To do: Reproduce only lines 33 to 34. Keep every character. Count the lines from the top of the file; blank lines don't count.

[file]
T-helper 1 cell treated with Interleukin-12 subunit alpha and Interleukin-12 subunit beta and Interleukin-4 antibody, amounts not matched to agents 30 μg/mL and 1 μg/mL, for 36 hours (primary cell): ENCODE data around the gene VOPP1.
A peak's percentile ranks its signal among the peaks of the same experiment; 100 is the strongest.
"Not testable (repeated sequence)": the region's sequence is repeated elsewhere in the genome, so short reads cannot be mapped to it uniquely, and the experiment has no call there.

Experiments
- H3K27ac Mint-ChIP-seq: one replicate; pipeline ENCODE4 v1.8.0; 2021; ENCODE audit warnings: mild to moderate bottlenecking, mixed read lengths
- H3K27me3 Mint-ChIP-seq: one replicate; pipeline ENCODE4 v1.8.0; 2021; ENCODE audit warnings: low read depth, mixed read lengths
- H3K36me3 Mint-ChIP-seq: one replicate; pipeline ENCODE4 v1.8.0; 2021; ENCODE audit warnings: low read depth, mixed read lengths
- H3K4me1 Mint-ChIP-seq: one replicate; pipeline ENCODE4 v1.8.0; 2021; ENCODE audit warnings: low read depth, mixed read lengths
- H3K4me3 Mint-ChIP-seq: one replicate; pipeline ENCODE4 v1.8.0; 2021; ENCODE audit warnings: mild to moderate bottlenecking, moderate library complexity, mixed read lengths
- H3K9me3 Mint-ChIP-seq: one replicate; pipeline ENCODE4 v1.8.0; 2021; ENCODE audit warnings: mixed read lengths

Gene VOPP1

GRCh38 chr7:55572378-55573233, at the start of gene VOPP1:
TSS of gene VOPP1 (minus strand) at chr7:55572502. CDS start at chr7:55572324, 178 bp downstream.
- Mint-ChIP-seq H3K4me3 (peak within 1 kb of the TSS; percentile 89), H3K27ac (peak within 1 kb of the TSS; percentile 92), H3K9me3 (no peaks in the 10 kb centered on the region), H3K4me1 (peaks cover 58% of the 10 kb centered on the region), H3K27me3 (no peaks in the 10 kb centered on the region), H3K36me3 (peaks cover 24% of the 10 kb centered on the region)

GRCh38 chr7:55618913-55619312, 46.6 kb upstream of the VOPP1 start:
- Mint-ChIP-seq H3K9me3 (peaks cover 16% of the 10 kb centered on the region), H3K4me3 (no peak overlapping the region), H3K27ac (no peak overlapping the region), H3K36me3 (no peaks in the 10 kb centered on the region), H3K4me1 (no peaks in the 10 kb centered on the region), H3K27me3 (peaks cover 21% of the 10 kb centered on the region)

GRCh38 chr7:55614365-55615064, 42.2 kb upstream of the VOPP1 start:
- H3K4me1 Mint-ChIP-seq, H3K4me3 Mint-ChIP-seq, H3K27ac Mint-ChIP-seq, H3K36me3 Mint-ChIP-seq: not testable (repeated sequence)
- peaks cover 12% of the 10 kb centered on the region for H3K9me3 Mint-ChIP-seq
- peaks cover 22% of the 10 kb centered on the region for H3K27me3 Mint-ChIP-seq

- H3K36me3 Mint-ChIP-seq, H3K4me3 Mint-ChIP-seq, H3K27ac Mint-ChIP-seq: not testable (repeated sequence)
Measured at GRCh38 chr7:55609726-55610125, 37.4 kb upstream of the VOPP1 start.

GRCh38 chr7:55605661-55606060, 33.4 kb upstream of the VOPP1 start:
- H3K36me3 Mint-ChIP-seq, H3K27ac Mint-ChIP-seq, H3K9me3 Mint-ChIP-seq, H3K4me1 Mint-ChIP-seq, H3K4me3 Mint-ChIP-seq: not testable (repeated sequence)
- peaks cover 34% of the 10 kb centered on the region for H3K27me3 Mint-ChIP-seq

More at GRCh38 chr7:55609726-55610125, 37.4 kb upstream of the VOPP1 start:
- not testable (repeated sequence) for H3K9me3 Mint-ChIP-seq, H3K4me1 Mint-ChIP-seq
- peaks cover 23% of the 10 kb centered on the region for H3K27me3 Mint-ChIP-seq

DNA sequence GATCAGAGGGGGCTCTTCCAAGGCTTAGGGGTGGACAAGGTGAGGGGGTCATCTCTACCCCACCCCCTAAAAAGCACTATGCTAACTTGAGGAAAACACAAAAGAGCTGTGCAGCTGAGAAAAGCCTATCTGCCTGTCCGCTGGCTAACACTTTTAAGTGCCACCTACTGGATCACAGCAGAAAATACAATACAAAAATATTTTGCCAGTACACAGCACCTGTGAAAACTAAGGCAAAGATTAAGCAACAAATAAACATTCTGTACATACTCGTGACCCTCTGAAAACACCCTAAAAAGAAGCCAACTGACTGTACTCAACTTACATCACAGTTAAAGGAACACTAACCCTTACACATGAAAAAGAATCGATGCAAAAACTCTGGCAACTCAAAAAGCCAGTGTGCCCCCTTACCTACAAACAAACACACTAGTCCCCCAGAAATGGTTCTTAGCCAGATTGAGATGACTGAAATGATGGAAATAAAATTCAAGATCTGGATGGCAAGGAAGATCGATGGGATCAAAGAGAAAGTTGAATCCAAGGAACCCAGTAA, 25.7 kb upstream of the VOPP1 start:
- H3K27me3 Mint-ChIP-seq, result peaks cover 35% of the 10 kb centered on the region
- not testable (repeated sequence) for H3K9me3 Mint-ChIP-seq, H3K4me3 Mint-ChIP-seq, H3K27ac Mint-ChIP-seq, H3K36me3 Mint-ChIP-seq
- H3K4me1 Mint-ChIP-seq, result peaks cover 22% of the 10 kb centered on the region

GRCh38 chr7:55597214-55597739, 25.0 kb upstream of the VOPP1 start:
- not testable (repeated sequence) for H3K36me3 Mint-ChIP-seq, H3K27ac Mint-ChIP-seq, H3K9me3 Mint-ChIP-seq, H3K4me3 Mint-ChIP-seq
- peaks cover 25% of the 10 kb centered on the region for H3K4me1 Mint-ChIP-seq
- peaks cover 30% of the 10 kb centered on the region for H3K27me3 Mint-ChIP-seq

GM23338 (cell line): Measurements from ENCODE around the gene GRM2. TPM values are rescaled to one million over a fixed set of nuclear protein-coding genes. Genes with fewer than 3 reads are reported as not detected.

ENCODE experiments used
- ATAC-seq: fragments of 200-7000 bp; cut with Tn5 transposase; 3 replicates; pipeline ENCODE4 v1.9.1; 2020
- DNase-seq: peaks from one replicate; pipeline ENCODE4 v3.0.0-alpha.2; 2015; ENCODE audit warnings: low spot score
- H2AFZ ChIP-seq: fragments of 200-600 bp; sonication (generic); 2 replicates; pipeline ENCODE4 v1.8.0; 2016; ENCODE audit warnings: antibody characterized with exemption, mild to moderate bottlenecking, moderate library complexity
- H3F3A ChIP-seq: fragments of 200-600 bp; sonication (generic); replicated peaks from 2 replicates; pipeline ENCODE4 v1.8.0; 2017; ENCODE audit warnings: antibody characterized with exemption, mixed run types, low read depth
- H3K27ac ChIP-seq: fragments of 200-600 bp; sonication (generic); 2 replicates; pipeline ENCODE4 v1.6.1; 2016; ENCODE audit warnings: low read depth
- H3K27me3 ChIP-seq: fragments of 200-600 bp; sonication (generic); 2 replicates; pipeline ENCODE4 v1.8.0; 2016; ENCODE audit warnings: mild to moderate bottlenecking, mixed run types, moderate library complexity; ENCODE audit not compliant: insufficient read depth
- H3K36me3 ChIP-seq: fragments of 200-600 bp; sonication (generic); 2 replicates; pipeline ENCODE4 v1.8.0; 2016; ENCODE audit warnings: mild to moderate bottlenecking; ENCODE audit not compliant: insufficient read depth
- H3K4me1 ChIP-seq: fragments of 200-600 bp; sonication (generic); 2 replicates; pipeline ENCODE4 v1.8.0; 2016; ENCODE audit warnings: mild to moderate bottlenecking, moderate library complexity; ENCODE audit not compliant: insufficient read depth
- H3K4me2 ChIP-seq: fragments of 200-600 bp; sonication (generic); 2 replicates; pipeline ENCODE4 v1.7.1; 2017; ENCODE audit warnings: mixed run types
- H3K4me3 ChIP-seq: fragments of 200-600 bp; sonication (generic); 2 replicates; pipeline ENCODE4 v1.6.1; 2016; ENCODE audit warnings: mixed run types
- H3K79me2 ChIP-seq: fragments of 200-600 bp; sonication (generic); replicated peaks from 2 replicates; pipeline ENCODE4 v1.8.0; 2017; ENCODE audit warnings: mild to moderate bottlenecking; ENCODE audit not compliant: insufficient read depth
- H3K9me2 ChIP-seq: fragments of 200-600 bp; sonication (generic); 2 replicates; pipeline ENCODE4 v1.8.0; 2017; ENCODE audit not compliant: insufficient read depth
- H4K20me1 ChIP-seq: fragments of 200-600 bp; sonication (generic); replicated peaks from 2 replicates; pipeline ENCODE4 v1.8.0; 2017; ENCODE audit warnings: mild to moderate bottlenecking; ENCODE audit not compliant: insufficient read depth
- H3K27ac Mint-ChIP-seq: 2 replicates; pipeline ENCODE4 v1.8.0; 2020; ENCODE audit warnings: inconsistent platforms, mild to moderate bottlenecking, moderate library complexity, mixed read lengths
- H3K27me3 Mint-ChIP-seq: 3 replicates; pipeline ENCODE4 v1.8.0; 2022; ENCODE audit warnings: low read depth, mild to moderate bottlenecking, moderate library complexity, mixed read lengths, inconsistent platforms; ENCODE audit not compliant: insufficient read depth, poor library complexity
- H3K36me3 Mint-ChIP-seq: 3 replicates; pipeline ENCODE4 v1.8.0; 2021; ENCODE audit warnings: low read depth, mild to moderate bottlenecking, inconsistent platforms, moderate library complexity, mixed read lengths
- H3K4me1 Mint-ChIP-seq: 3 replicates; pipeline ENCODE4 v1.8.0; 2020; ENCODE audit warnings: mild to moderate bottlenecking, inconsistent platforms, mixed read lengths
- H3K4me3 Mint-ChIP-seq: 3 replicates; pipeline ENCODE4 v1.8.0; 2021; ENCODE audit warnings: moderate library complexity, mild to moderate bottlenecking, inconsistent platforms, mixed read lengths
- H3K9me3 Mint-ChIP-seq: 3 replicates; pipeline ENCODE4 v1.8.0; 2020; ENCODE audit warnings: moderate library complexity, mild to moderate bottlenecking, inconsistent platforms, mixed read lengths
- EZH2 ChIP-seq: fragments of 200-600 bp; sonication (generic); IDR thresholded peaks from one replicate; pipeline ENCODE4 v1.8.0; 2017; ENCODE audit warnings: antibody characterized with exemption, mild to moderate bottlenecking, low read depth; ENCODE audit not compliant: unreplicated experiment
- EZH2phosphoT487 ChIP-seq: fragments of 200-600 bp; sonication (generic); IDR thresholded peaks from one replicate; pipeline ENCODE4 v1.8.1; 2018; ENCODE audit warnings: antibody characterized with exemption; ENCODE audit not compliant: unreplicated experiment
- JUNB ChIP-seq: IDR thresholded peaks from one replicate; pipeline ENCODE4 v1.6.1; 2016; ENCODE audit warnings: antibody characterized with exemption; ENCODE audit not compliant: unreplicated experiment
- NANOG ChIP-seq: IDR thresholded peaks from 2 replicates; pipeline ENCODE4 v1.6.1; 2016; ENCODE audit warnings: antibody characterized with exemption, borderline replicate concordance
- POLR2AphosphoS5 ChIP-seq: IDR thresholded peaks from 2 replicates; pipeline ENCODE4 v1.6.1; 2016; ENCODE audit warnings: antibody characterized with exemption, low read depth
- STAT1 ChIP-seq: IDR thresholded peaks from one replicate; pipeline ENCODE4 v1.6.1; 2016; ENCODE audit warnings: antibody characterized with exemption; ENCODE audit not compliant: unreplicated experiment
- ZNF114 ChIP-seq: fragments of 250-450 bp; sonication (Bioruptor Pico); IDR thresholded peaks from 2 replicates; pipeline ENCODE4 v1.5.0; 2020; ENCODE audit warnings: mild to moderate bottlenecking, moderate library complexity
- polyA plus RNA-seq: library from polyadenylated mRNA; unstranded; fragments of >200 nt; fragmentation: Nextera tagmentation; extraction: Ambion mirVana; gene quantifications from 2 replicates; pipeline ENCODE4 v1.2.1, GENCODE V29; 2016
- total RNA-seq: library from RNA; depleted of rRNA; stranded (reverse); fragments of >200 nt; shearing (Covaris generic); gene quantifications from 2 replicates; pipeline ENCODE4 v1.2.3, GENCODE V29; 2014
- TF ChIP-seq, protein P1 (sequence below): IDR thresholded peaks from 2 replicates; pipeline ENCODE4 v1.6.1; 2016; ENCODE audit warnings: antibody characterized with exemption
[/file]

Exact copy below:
GRCh38 chr7:55597214-55597739, 25.0 kb upstream of the VOPP1 start:
- not testable (repeated sequence) for H3K36me3 Mint-ChIP-seq, H3K27ac Mint-ChIP-seq, H3K9me3 Mint-ChIP-seq, H3K4me3 Mint-ChIP-seq